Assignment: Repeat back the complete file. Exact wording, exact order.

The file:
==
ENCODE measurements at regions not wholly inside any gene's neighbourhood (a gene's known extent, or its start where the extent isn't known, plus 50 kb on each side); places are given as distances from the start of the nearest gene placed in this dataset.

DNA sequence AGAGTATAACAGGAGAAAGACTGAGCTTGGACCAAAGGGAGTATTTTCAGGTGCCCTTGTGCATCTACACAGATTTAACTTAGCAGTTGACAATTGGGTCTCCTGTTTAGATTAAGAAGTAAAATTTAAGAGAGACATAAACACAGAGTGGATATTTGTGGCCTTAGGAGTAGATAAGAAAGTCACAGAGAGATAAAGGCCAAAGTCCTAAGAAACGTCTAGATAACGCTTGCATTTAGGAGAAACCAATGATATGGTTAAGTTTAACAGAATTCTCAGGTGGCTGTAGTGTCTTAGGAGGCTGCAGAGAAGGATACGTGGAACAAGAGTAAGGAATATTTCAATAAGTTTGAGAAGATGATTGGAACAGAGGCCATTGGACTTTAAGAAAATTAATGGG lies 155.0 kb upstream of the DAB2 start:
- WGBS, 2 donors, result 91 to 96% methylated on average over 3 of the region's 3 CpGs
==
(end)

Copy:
ENCODE measurements at regions not wholly inside any gene's neighbourhood (a gene's known extent, or its start where the extent isn't known, plus 50 kb on each side); places are given as distances from the start of the nearest gene placed in this dataset.

DNA sequence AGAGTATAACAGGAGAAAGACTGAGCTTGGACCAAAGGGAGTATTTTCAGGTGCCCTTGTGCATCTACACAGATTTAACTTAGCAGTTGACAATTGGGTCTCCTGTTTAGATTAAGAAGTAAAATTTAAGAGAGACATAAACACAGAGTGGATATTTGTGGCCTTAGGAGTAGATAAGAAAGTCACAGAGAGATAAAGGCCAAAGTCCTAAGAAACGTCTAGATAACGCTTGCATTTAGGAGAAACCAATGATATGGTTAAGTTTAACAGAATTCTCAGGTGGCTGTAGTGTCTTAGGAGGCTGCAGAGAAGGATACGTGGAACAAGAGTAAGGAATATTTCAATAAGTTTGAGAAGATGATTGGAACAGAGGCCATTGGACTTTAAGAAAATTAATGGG lies 155.0 kb upstream of the DAB2 start:
- WGBS, 2 donors, result 91 to 96% methylated on average over 3 of the region's 3 CpGs